Daily Topic for March 11, 2017

Romans 8:17, NIV
Now if we are children, then we are heirs--heirs of God and co-heirs with Christ, if indeed we share in His sufferings in order that we may also share in his glory.

Pray that the Antsukh people will put their identity in Christ alone, not in their status.

Antsukh Avar People

The middle-aged Antsukh man by the name of Ismail exclaimed, “I’m Antsukh, I’m Avar, I’m Dagestani, and I’m a Russian citizen!” Identity is a complicated thing high in the southern mountains of the Russian province of Dagestan.
Ismail’s leading identity comes from his native Antsukh language. Antsukh shares commonalities with the larger Avar language family, but is so distinct as to be mutually unintelligible to those who speak Avar. The Antsukh language is spoken in nearly 60 villages and towns in this region, including in one village—Tivi—across the border in northeastern Georgia.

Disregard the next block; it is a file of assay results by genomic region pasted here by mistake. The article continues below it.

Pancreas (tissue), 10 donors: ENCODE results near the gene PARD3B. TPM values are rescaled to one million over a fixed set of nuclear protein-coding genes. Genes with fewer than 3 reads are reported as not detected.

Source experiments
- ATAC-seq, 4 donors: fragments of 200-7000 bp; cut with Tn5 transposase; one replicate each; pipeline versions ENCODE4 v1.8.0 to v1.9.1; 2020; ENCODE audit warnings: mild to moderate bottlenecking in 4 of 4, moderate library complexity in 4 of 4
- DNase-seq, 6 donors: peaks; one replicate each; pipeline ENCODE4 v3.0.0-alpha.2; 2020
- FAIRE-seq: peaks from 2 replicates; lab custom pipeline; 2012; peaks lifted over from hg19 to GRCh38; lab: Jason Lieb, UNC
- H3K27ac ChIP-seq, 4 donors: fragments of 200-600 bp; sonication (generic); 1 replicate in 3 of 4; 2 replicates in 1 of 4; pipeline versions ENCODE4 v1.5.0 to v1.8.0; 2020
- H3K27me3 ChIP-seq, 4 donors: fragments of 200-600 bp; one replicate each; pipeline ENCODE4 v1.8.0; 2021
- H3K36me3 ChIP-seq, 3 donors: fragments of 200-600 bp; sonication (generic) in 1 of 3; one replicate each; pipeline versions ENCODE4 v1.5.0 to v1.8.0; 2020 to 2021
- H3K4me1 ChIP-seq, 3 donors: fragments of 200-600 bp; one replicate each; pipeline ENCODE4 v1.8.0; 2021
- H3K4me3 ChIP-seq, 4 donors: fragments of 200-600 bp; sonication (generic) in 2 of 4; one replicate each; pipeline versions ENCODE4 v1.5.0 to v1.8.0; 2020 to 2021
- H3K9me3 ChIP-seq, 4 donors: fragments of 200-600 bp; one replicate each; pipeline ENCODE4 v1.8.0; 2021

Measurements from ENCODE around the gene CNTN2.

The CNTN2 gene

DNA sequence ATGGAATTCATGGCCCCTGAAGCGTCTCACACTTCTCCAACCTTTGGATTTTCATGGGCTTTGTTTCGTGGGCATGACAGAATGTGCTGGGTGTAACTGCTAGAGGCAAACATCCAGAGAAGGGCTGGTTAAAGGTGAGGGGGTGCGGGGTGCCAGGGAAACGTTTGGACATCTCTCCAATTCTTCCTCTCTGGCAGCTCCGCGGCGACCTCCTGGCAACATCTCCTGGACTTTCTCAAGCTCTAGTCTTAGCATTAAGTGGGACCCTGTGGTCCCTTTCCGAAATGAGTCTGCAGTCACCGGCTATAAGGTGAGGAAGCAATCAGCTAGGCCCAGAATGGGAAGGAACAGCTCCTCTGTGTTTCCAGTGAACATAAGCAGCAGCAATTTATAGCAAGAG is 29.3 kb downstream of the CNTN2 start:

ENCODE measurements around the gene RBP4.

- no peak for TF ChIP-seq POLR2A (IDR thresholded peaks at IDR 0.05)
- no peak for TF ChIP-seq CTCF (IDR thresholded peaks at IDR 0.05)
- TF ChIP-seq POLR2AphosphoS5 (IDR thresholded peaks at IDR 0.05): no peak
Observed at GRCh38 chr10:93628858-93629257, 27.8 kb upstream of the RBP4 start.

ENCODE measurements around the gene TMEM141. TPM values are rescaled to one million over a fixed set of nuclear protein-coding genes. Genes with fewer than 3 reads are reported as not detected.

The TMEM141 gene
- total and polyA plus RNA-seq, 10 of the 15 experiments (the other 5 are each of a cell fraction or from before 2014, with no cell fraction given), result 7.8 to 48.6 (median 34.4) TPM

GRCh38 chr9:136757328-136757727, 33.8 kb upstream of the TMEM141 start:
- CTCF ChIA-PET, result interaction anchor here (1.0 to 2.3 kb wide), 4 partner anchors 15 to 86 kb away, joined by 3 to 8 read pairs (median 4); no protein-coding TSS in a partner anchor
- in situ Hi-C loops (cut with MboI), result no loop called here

In the second decade of the 21st century, Antsukh Avars are justifiably proud that one of their own was selected as President of the Russian province [Republic] of Dagestan. Pride—both a strength and a weakness—has never been in short supply among the mountainous Muslim Antsukh people. They are renowned for high levels of pride, resistance to change, and xenophobic suspicion toward outsiders. All of these traits have kept the people from being humble enough to embrace the sovereign Savior.

Learn more at joshuaproject.net

Pray for grace and the fruit of the Spirit to come to the Antsukh. For centuries the region has been beset by power struggles and violence. Pray for representatives of the love of Jesus to find ways to tell the Antsukh about Christ. Pray that those who want to know God personally will rise above what they have known for centuries and have courage to respond to the gospel.


Next day: Archi People

Previous day: Batlukh and Gid Avar (Pronounced “Geed”)